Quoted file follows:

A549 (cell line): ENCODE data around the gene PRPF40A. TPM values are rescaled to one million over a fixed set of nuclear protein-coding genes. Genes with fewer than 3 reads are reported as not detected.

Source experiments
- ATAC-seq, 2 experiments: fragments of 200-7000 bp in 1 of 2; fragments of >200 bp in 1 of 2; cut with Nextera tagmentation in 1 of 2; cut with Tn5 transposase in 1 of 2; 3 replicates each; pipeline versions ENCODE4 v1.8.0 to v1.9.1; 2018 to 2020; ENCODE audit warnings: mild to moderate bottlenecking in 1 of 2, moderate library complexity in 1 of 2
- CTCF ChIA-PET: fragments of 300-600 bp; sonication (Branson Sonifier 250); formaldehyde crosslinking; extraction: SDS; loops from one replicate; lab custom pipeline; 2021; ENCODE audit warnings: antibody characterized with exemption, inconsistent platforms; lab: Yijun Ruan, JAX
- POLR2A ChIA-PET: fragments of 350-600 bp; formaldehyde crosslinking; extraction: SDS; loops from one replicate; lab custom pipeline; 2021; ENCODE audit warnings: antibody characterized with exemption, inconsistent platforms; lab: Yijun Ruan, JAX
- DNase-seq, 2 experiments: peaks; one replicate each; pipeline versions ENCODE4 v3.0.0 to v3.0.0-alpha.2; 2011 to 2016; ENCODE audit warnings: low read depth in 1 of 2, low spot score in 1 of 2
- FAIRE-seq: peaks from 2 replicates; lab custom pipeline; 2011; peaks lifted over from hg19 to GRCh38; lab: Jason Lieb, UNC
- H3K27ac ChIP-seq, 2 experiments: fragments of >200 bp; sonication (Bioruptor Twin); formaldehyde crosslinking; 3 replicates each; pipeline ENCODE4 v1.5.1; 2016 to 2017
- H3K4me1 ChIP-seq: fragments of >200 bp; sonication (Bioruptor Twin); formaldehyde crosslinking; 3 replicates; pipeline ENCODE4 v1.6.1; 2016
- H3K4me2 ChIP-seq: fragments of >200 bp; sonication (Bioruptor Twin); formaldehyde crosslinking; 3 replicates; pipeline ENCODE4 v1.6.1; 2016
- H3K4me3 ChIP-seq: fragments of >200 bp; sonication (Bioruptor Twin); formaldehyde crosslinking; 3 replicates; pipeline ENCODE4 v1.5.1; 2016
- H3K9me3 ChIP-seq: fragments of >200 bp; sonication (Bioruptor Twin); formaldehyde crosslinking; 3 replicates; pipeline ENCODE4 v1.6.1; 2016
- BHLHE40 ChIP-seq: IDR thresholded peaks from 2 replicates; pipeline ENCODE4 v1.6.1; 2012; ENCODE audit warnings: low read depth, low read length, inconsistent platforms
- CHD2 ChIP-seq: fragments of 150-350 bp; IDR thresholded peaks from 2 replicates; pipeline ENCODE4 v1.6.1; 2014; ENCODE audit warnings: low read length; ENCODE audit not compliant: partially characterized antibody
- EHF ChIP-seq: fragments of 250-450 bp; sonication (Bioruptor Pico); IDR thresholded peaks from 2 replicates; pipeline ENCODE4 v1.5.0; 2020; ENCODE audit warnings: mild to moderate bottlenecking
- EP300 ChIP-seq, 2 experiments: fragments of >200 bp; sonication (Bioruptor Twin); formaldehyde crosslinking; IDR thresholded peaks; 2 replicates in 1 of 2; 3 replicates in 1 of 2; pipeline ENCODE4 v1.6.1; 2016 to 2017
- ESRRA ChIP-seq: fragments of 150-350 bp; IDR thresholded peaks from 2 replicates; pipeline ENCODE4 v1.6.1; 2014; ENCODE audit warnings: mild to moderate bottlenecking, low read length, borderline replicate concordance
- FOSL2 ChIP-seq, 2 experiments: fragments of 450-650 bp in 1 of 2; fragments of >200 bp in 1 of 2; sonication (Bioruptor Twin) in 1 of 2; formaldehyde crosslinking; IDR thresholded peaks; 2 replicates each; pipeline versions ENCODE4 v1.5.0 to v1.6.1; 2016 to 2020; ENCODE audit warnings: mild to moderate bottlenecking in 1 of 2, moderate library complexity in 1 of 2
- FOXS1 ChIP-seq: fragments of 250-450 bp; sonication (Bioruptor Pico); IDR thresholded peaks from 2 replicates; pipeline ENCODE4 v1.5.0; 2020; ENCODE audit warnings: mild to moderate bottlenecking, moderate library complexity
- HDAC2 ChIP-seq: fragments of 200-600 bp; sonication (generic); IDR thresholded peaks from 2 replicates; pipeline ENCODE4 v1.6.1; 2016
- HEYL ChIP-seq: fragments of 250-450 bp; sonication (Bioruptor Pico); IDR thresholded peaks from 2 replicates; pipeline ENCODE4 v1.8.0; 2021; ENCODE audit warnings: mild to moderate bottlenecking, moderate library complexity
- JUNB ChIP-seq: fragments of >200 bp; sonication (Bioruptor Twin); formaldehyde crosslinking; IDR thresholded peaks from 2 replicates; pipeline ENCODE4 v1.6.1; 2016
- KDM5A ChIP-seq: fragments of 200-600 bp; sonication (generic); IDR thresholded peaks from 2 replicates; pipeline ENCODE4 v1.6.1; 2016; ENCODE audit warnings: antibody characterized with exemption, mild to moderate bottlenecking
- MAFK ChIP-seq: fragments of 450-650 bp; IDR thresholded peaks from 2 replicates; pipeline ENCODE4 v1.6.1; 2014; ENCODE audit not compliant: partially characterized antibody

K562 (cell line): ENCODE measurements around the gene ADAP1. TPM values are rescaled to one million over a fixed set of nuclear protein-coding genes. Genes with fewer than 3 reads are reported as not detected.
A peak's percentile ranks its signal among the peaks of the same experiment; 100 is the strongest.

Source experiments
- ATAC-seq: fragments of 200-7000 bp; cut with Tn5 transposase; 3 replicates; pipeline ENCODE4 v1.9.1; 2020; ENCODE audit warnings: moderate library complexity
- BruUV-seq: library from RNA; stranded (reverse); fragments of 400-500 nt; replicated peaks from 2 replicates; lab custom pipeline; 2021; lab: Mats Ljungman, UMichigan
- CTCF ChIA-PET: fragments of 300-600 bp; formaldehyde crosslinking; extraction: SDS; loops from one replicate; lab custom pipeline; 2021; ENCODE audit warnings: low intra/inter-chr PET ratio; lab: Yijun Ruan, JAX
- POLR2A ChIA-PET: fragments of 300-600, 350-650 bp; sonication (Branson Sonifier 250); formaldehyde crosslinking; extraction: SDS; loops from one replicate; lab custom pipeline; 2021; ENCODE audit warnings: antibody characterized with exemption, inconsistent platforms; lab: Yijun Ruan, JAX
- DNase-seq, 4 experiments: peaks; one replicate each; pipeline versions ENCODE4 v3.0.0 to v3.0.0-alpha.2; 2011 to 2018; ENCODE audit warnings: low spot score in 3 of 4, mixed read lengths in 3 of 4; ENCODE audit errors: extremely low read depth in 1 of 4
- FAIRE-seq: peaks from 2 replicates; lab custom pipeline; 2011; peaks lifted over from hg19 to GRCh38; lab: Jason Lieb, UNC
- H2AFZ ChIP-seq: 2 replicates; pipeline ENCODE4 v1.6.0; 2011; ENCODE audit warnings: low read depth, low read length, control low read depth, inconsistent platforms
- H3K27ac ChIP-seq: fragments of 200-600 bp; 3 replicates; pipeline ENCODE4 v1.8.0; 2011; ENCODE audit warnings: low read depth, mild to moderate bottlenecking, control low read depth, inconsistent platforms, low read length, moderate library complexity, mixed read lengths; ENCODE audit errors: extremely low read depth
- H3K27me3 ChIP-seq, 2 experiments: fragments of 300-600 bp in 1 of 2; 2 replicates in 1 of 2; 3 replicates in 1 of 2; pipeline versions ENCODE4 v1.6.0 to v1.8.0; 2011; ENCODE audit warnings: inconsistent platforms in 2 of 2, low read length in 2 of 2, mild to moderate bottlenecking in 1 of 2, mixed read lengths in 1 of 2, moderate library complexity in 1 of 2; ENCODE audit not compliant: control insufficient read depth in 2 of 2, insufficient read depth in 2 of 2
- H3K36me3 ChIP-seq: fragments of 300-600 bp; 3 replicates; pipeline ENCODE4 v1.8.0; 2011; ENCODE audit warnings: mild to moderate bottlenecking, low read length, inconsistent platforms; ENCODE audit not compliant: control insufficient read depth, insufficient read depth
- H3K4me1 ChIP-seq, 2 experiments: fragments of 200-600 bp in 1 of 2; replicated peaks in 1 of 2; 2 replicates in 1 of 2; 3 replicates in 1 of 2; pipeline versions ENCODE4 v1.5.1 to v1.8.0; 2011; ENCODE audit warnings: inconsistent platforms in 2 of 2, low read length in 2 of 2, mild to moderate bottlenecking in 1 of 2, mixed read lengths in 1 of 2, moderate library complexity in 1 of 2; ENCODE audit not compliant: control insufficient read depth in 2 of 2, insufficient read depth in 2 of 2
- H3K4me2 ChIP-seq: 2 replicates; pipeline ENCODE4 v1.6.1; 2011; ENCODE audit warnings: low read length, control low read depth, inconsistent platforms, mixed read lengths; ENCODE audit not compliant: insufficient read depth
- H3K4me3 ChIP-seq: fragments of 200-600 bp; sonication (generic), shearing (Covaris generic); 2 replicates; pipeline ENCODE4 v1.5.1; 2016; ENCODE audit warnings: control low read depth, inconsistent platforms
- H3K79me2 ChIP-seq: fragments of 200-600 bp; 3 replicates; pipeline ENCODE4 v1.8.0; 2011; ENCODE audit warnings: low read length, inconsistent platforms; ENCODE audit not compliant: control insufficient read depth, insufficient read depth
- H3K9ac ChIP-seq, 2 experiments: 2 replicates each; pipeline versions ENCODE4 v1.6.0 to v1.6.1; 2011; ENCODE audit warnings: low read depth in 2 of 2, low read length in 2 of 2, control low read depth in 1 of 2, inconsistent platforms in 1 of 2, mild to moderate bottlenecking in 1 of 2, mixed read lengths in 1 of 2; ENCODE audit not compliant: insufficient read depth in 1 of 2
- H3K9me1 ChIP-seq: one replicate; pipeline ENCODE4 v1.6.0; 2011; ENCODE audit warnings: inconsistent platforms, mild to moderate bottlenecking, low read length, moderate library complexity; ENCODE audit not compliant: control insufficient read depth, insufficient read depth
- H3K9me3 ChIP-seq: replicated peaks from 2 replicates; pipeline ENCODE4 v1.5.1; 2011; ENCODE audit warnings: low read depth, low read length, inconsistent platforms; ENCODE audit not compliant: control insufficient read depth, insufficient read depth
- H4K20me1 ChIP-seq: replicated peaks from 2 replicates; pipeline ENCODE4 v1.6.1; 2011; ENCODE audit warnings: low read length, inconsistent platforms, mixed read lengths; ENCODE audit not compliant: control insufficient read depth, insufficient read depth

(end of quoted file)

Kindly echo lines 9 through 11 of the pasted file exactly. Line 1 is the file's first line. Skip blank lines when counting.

- H3K4me1 ChIP-seq: fragments of >200 bp; sonication (Bioruptor Twin); formaldehyde crosslinking; 3 replicates; pipeline ENCODE4 v1.6.1; 2016
- H3K4me2 ChIP-seq: fragments of >200 bp; sonication (Bioruptor Twin); formaldehyde crosslinking; 3 replicates; pipeline ENCODE4 v1.6.1; 2016
- H3K4me3 ChIP-seq: fragments of >200 bp; sonication (Bioruptor Twin); formaldehyde crosslinking; 3 replicates; pipeline ENCODE4 v1.5.1; 2016